2) Clean, inspect and replace. Most OTR rims have a multi-piece design, where different components interlock to secure the tire on the rim. The bigger the tire, the bigger the rim and components. For example, the bead seat band on a popular 33-inch rim has an average weight of 147 pounds. If a 147-pound bead seat band separates from the rim base under pressure, it is going to cause some serious damage. Multi-piece rims require greater attention to detail during service because the consequences of failure can be severe.It starts with cleaning the rim base and components. This has to be a very deliberate process during which the tech carefully cleans all of the mating surfaces. If the tech is only supplied with a hand wire brush, then they will probably clean around the O-ring groove and where the O-ring mates with the rim component.

This may be effective from an air retention standpoint, but it creates additional risks and all but ensures the next tech is going to have problems when the tire is serviced the next time.

On the other hand, the well-equipped and well-trained OTR tire tech has a rotary wire brush that is used to clean all of the rim’s surfaces and components. A thorough cleaning is the best way to identify cracked or damaged components.

Finally, techs must be confident enough to speak up when something needs to be replaced.

“Doing someone a favor” by putting a damaged component back in service can be a fatal mistake for the next tech. It’s inconvenient for the customer to lose a piece of equipment for a day or two when a replacement part needs to be ordered, but the alternative is far worse. The consequences of taking a chance on out-of-service or damaged parts can be deadly.

1) Trajectory. According to the Occupational Safety and Health Administration (OSHA) regulation that governs OTR tire service, “trajectory” is the “potential path or route that a rim wheel component may travel during an explosive separation, or the sudden release of the pressurized air, or an area at which an air blast from a single piece rim wheel may be released.”

Trajectory is a factor whenever an OTR tire is being inflated because there is a lot of force on the interlocking components. If they release for any reason, the results can be catastrophic.

The first point that must be made is deflating both tires in a dual assembly before attempting to remove one.

When only the outside tire needs service, techs will remove it to demount and mount the tire without deflating the inside tire. If there is any damage or other conditions that result in a rim separation, this can be a potentially dangerous mistake. There are no good reasons to remove a fully inflated OTR tire and rim assembly.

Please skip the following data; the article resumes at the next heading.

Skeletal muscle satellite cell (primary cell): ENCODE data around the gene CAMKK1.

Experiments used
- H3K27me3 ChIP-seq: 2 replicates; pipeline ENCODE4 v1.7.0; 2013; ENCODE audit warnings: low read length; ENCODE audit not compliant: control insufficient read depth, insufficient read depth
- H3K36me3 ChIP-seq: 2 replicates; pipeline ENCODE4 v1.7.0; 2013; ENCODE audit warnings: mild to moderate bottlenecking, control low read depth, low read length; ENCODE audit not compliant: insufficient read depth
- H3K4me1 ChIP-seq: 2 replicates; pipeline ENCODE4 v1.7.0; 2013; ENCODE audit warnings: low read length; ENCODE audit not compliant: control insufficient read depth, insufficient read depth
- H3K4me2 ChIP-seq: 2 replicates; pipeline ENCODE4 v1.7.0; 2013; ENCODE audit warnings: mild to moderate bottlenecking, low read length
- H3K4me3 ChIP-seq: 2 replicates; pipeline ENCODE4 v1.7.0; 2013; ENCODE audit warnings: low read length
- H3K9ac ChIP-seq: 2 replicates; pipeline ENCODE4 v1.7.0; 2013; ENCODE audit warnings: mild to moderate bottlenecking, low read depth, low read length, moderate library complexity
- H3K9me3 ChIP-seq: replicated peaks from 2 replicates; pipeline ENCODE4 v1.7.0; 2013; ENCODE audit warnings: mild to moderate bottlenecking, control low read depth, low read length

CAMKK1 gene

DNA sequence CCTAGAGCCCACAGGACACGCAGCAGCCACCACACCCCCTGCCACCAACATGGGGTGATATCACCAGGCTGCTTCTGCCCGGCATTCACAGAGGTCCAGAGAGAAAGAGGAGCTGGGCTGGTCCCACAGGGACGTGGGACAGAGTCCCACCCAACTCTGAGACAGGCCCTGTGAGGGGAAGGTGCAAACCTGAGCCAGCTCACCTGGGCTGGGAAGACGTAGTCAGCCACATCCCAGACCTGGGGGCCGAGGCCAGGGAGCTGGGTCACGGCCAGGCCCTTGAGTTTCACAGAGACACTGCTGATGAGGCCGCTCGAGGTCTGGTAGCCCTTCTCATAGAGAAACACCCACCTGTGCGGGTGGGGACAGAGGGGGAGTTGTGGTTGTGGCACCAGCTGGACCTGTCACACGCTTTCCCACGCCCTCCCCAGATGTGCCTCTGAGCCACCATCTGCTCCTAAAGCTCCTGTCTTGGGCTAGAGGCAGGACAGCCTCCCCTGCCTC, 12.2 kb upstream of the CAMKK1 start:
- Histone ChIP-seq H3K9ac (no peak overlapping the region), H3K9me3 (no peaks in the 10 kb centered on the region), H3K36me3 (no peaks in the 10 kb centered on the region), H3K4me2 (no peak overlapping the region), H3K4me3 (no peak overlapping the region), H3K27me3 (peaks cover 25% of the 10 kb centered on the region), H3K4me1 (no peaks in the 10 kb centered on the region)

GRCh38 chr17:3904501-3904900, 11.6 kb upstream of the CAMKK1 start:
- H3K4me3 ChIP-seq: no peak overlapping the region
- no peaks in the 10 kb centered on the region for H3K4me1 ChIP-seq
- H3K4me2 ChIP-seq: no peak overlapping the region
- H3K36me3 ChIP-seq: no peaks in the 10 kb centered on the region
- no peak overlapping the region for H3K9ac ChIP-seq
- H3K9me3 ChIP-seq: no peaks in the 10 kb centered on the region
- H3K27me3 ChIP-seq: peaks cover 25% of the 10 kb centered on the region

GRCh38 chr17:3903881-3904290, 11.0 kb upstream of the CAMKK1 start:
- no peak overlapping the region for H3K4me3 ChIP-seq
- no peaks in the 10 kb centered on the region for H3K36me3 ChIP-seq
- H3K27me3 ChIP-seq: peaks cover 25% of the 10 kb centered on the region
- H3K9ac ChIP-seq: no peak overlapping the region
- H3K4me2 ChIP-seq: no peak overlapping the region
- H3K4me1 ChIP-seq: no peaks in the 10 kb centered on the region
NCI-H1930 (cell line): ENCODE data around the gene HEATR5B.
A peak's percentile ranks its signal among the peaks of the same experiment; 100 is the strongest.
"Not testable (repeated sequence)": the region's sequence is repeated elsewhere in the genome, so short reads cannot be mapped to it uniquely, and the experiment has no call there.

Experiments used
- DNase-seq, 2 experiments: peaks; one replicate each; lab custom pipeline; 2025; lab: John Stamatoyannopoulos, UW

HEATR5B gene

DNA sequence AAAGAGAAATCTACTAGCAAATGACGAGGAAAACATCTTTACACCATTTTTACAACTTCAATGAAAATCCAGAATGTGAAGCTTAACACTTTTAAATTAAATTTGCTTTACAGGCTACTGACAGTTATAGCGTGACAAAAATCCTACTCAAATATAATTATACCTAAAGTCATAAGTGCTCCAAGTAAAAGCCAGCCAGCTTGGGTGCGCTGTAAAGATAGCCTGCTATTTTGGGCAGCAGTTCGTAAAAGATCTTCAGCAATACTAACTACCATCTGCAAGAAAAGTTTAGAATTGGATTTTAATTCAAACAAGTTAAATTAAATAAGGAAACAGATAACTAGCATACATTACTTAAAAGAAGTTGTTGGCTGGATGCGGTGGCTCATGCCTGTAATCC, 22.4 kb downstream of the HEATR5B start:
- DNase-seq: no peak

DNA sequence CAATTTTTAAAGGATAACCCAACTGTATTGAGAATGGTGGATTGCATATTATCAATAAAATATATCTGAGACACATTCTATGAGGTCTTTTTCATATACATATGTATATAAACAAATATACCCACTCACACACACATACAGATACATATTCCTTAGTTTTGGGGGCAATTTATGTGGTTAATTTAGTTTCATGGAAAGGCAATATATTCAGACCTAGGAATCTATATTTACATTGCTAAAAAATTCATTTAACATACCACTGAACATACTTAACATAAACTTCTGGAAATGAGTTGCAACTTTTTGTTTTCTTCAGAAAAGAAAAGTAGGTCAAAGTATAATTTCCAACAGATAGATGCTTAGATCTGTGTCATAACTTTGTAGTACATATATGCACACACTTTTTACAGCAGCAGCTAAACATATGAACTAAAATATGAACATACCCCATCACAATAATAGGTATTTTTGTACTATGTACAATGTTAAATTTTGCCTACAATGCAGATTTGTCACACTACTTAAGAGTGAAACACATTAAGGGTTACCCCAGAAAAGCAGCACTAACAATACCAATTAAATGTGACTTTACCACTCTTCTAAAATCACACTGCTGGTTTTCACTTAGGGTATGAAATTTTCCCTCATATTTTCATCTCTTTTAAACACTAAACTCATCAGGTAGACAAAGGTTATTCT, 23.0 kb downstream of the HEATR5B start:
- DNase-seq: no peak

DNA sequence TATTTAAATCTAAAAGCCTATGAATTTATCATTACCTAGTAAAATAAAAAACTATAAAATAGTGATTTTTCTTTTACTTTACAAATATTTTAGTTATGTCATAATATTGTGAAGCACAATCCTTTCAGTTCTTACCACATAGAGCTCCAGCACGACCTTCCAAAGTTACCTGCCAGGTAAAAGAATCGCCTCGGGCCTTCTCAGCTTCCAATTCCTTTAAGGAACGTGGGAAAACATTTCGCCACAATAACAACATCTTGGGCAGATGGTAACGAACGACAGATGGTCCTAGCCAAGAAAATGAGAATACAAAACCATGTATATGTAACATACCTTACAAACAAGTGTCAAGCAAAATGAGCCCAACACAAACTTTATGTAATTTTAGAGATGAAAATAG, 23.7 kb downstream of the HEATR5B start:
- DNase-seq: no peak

Trajectory is also a major aspect of inflation safety. Understanding where the risks are present is imperative for an OTR tire tech. In the case of multi-piece rims with OTR tires, the zone extends from the sidewall outward, if the tire is mounted on the machine, or from the sidewall straight up, if it is being inflated on the ground. Regardless, the technician should limit the amount of time that is spent in the trajectory of the sidewall.

Perhaps the most important feature of an OTR tire inflation device is remote inflation and deflation. In other words, can the tech inflate or deflate the tire without approaching the assembly or physically accessing the valve stem? The main point of concern is the tech’s ability to control the process while remaining outside the trajectory.

In every case, the chosen inflation device must include an in-line valve with a pressure gauge so the tech can determine the pressure without entering the trajectory or a pressure regulator set to the appropriate pressure, so the tire isn’t accidently overinflated.

OTR tire service requires a high level of investment and attention. Every job is different with the potential to go sideways at any moment, so critical thinking and problem-solving are paramount to success. Understanding the risks and recognizing common hazards requires additional training, which means there must be a system to keep everyone up to date, from the safety perspective.

Success is all about consistency. The best techs focus on doing everything correctly, so the tires are safe for the next guy and everyone goes home at the end of the day.    ■

Kevin Rohlwing is the Tire Industry Association’s senior vice president of training.